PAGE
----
What would be more concerning is if your weight STAYS up over multiple weigh-ins. Even then, if you’re weight training, some of the increase could be due to muscle gains. The only way to differentiate between fat gain and muscle gain is to track your body fat percentage.

Daily Weight Changes: Weighing Daily May Have Benefits

Despite the downsides of daily weighing, there are some potential benefits. A study carried out at VCU School of Medicine showed daily weigh-ins may help you better manage your weight long-term. In this study, 178 overweight or obese adults were assigned to calorie-restricted diets and an exercise plan. Over 18 months, those who weighed daily lost more weight, on average, than those who weighed less frequently.

A study carried out at the University of Minnesota involving 1,800 adults showed those who weighed themselves daily lost 12 pounds over a 2-year period while participants who weighed weekly lost only 6 pounds.

A number of studies show daily weigh-ins help with weight loss and weight loss maintenance – no surprise here. When you get daily feedback on your weight, you can react quickly before a small amount of weight gain turns into something less manageable. In fact, 11 out of 12 studies showed weighing daily led to greater weight loss.

So why are some nutritionists and trainers against weighing daily? Concerns are that weighing so often creates an unhealthy obsession with weight and fuels eating disorders. Most research doesn’t support this idea, although it could be a problem for people with a history of an eating disorder.

So, the question arises again: Should you weigh every day, once a week or not at all? If you’re the type of person who feels anxious or depressed when you’re up a few pounds, daily weigh-ins are probably not for you. But if you understand and accept the idea that weight fluctuates for reasons other than fat gain and aren’t going to beat yourself up when your weight goes up and down a few pounds from one day to the next, track your weight more closely.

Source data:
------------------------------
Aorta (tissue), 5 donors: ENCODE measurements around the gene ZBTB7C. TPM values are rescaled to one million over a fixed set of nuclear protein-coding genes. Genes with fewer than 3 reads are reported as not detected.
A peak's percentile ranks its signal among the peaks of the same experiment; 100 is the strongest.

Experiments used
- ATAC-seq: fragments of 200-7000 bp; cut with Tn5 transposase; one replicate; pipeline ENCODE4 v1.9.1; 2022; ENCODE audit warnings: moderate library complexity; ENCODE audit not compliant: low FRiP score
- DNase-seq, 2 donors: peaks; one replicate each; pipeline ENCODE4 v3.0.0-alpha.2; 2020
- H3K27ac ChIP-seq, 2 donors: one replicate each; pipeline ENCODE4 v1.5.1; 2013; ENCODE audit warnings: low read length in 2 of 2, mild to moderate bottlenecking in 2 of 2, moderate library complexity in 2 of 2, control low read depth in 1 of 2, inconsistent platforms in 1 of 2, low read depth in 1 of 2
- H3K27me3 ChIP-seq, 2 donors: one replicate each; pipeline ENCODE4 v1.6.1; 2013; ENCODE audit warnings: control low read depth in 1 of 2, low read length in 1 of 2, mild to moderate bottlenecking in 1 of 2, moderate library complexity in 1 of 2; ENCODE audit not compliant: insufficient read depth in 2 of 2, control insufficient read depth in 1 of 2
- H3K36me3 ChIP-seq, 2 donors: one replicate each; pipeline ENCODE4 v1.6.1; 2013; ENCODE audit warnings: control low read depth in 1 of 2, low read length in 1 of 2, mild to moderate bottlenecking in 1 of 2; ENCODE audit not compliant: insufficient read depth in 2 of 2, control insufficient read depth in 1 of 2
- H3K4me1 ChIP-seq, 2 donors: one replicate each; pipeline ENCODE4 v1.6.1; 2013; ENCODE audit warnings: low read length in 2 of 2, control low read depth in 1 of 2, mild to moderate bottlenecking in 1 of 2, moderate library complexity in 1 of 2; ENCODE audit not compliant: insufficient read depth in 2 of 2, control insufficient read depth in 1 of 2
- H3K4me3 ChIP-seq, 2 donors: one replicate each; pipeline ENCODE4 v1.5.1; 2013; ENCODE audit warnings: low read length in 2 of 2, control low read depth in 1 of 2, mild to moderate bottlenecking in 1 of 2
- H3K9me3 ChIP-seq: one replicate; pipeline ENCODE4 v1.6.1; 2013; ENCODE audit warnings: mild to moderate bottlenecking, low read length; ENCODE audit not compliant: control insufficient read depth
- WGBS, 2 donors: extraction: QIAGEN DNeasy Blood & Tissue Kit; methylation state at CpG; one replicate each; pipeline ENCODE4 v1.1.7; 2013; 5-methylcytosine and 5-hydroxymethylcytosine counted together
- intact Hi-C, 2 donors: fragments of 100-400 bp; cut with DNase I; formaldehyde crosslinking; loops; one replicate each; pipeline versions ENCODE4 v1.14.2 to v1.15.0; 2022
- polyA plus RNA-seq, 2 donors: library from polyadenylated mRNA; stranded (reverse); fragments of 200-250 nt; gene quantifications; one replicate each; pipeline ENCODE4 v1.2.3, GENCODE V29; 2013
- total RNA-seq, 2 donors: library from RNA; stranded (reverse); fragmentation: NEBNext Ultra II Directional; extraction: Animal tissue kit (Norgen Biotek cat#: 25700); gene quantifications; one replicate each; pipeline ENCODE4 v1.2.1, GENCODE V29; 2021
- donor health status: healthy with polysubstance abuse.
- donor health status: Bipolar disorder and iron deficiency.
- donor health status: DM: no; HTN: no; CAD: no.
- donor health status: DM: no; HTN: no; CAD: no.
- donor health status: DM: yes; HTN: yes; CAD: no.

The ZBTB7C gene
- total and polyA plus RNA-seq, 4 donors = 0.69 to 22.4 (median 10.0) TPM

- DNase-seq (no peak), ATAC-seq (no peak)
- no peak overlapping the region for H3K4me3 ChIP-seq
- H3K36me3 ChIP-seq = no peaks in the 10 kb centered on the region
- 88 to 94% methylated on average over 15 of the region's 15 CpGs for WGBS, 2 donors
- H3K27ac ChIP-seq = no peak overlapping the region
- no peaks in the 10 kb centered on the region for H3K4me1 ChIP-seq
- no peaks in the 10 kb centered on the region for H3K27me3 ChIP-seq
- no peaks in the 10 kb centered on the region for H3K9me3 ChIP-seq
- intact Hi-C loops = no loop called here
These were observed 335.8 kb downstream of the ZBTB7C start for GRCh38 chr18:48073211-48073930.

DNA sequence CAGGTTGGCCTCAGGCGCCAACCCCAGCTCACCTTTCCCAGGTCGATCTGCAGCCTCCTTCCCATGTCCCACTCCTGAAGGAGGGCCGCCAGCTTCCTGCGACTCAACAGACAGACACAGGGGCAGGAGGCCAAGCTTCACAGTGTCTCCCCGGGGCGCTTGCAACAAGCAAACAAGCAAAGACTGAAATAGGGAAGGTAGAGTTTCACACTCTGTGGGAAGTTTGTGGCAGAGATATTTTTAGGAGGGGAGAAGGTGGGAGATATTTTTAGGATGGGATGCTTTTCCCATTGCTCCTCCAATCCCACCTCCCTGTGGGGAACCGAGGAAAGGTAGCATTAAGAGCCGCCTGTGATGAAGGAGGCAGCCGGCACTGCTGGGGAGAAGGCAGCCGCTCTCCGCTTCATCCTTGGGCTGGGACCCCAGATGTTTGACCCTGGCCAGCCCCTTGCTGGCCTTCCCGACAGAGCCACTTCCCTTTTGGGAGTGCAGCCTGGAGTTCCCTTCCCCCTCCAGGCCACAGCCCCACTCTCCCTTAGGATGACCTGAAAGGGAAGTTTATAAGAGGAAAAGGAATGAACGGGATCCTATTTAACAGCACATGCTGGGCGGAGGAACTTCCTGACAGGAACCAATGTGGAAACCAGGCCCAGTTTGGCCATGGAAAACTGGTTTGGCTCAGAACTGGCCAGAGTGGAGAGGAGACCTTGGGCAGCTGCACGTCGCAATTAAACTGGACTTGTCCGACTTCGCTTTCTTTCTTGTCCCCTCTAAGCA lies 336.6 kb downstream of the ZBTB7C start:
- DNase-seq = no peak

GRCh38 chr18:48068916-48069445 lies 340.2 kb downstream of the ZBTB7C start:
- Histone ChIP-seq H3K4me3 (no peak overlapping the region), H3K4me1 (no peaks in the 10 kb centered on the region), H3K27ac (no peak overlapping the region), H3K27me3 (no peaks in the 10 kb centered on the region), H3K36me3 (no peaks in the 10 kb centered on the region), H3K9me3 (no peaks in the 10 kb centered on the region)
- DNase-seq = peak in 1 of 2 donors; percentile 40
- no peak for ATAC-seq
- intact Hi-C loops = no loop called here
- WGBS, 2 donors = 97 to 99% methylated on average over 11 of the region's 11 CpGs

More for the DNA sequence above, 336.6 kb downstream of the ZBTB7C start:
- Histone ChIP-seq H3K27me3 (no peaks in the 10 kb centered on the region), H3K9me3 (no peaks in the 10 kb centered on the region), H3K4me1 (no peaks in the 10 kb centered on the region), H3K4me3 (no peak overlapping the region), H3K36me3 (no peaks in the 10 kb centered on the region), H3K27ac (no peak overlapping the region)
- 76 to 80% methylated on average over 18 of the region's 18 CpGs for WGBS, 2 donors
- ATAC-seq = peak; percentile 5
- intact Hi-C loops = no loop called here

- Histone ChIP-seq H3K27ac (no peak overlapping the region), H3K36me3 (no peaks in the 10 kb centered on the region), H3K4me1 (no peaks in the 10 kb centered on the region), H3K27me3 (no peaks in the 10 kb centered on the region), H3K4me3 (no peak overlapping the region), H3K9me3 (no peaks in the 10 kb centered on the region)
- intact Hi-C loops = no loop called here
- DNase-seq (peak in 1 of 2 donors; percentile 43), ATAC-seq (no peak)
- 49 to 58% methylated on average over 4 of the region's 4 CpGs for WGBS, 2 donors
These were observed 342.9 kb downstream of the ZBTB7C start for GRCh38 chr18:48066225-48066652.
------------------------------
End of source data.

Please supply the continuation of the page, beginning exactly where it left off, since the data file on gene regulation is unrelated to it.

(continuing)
Daily Weight Changes: Weight Isn’t the Only Marker for Health

An even better option is to focus on getting stronger and more physically fit and eating the healthiest diet you can and not let weight become your main focus. What’s most important is how you look and feel and how other markers for health are changing such as your blood pressure, heart rate, lipid profile, exercise tolerance, and strength. How your clothes fit is another indicator of whether you’re making progress. If they’re feeling looser, you’re moving in the right direction.

Even more important than body weight as an indicator of health is waist circumference. A waist circumference of above 35 inches in women is linked with greater risk for heart disease, type 2 diabetes, and higher mortality.

The Bottom Line?

It’s important to keep track of body weight, but don’t be a slave to the bathroom scale. Understand your weight will vary based on the factors already discussed. Most important is how you look and feel. Know where you stand but don’t become obsessed with a number.

References:

Psychology Today. “Daily Weighing May Help Manage Your Weight”

International Journal of Behavioral Nutrition and Physical Activity 2008, 5:54  doi:10.1186/1479-5868-5-54.

Prevention. “How Often to Step on the Scale”

 

Related Articles By Cathe:

3 Reasons the Scale Says You’re Heavier that Have Nothing to Do with Body Fat

6 Common Causes of Water Weight Gain

What Happens to Your Body When You Eat a Cheat Meal?

Does Daily Weighing Help with Weight Loss?

4 Common Causes of Water Retention and Water Weight Gain

The Role Willpower Plays in Weight Loss and How You Can Develop Your “Weight Loss Muscle”